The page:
Outside Harlow Carr’s new Alpine house are a collection of troughs, stone sinks and other containers suitable for a collection of Alpine plants. The planting varies and is related to the soil and rock conditions each plant prefers. One container has old rotting logs and a richer soil for small rhododendrons and other species. Others have carefully inserted rock slivers to replicate mountain conditions giving shade and more importantly deep root runs and drainage.
Whilst the troughs vary in size they are all less than 6 feet by 4 feet and could fit into virtually any garden. There is also many more outdoor containers full of selected plants. I was amazed at the number and variety of plants on display in the middle of November. They are all carefully named on these black labels with a white fiber tip pen which I resolved to try in my garden. On some plants there is a topical note that explains why it currently features or how it is grown. ( An autumn flowering variety of snowdrop fit into that category)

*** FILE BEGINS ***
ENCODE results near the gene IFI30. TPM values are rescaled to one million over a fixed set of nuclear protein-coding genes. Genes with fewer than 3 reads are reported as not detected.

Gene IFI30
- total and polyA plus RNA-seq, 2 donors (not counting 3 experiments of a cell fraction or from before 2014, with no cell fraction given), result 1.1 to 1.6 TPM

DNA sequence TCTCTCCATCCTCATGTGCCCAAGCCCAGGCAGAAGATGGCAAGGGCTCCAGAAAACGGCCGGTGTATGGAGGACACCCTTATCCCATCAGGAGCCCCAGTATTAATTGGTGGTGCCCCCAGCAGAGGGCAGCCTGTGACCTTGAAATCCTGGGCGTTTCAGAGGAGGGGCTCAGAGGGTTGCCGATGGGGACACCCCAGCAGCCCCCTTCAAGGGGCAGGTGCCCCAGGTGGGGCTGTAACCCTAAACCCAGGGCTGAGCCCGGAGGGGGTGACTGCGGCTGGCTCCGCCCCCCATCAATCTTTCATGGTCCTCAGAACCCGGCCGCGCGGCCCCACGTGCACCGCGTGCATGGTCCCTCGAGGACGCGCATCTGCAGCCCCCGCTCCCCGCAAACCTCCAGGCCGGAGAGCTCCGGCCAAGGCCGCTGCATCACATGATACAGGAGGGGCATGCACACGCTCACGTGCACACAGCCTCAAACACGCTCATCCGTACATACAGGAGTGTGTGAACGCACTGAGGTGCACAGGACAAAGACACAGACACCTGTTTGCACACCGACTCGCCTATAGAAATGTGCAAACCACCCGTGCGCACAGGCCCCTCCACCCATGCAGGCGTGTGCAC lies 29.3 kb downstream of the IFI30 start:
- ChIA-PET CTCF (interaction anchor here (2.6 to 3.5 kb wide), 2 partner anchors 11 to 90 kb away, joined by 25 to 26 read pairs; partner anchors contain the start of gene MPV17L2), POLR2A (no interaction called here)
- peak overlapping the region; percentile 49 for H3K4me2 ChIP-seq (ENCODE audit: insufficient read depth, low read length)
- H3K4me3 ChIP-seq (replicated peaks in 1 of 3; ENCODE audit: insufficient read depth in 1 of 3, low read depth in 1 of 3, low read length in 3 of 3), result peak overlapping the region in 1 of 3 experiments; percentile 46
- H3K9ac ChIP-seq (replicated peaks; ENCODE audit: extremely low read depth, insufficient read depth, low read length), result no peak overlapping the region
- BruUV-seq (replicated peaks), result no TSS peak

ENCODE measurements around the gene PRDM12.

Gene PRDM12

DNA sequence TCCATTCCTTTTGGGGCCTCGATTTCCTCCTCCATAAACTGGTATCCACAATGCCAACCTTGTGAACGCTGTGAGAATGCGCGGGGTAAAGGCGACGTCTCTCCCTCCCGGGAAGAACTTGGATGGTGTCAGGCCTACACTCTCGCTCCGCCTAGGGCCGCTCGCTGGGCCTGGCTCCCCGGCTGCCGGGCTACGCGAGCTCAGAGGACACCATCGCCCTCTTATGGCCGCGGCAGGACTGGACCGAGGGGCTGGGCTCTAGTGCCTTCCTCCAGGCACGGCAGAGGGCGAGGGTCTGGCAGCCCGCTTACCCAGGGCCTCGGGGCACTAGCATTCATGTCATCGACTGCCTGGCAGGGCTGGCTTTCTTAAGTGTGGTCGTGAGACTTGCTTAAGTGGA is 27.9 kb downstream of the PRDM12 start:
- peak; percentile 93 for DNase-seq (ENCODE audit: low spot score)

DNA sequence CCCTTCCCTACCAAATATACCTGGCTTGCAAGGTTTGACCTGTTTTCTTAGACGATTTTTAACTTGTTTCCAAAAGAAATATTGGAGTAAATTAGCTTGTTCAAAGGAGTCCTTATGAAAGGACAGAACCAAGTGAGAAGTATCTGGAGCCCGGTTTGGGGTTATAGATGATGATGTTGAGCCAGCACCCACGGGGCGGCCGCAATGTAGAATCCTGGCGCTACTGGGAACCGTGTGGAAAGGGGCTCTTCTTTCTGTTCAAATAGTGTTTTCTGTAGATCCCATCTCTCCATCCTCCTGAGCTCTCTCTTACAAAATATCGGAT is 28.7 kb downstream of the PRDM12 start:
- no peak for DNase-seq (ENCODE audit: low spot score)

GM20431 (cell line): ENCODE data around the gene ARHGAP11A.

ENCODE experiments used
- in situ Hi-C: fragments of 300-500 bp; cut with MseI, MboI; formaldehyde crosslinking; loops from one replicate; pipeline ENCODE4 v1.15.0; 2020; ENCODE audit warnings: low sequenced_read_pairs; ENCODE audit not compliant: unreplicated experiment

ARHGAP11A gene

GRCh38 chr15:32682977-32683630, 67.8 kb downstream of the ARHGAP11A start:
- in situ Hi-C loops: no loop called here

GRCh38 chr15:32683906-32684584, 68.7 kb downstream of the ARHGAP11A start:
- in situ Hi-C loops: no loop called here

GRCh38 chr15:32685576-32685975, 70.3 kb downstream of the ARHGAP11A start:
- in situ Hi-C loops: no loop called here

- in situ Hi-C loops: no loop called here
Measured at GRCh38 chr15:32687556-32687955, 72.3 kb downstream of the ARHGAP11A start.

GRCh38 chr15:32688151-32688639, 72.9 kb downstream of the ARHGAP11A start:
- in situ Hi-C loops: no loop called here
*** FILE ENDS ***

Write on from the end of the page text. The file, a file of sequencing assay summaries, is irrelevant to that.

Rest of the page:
The photographs can be enlarged using flickr by double clicking on the image and going to all sizes. I hope the name tags are then visible.
A picture inside the house is available on the RHS website. and for Alpine plant lovers Harlow Carr is now worth a special visit.
The Alpine garden society have a good article on your own Alpine trough